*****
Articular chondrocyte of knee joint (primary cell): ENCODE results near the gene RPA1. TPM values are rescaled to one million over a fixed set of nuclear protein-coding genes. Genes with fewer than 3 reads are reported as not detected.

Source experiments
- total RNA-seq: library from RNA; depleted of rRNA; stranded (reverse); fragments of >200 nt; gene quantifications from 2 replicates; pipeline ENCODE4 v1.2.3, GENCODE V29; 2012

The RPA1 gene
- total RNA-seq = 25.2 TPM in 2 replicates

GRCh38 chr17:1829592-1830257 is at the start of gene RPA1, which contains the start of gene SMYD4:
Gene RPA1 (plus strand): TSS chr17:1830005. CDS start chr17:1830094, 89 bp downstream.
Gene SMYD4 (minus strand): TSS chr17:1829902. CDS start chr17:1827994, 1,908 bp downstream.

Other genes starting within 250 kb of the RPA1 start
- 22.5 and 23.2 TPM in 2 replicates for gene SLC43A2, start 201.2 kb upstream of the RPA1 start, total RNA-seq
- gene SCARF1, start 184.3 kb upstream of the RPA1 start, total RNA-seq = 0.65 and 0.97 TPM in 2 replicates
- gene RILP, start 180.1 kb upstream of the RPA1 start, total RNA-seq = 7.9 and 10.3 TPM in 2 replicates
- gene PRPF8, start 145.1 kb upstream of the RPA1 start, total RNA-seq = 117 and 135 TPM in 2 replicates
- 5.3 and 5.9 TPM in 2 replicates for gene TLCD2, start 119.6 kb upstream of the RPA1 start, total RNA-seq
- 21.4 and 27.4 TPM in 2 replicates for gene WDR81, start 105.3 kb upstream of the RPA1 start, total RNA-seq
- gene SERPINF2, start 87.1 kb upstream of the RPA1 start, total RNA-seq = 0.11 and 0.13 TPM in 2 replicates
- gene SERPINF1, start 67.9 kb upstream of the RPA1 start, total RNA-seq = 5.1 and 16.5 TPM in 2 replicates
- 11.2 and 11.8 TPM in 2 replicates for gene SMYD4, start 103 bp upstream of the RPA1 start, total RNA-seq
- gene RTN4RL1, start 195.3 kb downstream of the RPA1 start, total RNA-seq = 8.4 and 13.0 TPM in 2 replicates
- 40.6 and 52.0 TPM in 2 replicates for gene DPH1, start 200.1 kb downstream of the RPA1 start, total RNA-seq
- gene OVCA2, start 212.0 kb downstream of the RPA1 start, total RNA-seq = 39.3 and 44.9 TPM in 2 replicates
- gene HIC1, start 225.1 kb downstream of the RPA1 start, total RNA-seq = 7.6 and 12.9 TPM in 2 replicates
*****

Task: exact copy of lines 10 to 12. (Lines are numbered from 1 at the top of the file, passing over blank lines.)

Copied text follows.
- 22.5 and 23.2 TPM in 2 replicates for gene SLC43A2, start 201.2 kb upstream of the RPA1 start, total RNA-seq
- gene SCARF1, start 184.3 kb upstream of the RPA1 start, total RNA-seq = 0.65 and 0.97 TPM in 2 replicates
- gene RILP, start 180.1 kb upstream of the RPA1 start, total RNA-seq = 7.9 and 10.3 TPM in 2 replicates